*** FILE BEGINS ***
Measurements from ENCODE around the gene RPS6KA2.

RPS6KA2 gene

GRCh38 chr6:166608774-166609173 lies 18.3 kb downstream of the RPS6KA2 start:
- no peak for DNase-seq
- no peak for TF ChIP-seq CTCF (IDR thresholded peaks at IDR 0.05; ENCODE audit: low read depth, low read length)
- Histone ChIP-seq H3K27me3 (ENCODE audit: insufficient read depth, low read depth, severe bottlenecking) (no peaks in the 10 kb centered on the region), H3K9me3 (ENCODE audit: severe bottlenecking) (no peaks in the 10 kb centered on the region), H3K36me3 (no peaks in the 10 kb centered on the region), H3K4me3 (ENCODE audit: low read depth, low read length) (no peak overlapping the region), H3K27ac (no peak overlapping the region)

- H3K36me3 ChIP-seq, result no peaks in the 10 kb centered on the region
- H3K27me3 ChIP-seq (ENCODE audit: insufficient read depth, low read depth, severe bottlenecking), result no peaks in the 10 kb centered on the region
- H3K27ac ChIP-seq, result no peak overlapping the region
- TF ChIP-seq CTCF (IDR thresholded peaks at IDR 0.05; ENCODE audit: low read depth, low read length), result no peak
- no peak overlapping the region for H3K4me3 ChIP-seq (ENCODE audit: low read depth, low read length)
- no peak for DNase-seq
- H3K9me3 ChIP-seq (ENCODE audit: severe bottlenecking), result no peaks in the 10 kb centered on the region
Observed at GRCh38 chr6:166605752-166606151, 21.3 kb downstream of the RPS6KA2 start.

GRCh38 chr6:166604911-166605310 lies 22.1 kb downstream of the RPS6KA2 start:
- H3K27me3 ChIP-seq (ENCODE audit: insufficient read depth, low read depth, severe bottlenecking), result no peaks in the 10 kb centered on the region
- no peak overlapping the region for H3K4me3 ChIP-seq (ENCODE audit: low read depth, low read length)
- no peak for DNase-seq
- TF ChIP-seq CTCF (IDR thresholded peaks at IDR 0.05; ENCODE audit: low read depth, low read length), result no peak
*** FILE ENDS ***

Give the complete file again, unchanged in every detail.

Measurements from ENCODE around the gene RPS6KA2.

RPS6KA2 gene

GRCh38 chr6:166608774-166609173 lies 18.3 kb downstream of the RPS6KA2 start:
- no peak for DNase-seq
- no peak for TF ChIP-seq CTCF (IDR thresholded peaks at IDR 0.05; ENCODE audit: low read depth, low read length)
- Histone ChIP-seq H3K27me3 (ENCODE audit: insufficient read depth, low read depth, severe bottlenecking) (no peaks in the 10 kb centered on the region), H3K9me3 (ENCODE audit: severe bottlenecking) (no peaks in the 10 kb centered on the region), H3K36me3 (no peaks in the 10 kb centered on the region), H3K4me3 (ENCODE audit: low read depth, low read length) (no peak overlapping the region), H3K27ac (no peak overlapping the region)

- H3K36me3 ChIP-seq, result no peaks in the 10 kb centered on the region
- H3K27me3 ChIP-seq (ENCODE audit: insufficient read depth, low read depth, severe bottlenecking), result no peaks in the 10 kb centered on the region
- H3K27ac ChIP-seq, result no peak overlapping the region
- TF ChIP-seq CTCF (IDR thresholded peaks at IDR 0.05; ENCODE audit: low read depth, low read length), result no peak
- no peak overlapping the region for H3K4me3 ChIP-seq (ENCODE audit: low read depth, low read length)
- no peak for DNase-seq
- H3K9me3 ChIP-seq (ENCODE audit: severe bottlenecking), result no peaks in the 10 kb centered on the region
Observed at GRCh38 chr6:166605752-166606151, 21.3 kb downstream of the RPS6KA2 start.

GRCh38 chr6:166604911-166605310 lies 22.1 kb downstream of the RPS6KA2 start:
- H3K27me3 ChIP-seq (ENCODE audit: insufficient read depth, low read depth, severe bottlenecking), result no peaks in the 10 kb centered on the region
- no peak overlapping the region for H3K4me3 ChIP-seq (ENCODE audit: low read depth, low read length)
- no peak for DNase-seq
- TF ChIP-seq CTCF (IDR thresholded peaks at IDR 0.05; ENCODE audit: low read depth, low read length), result no peak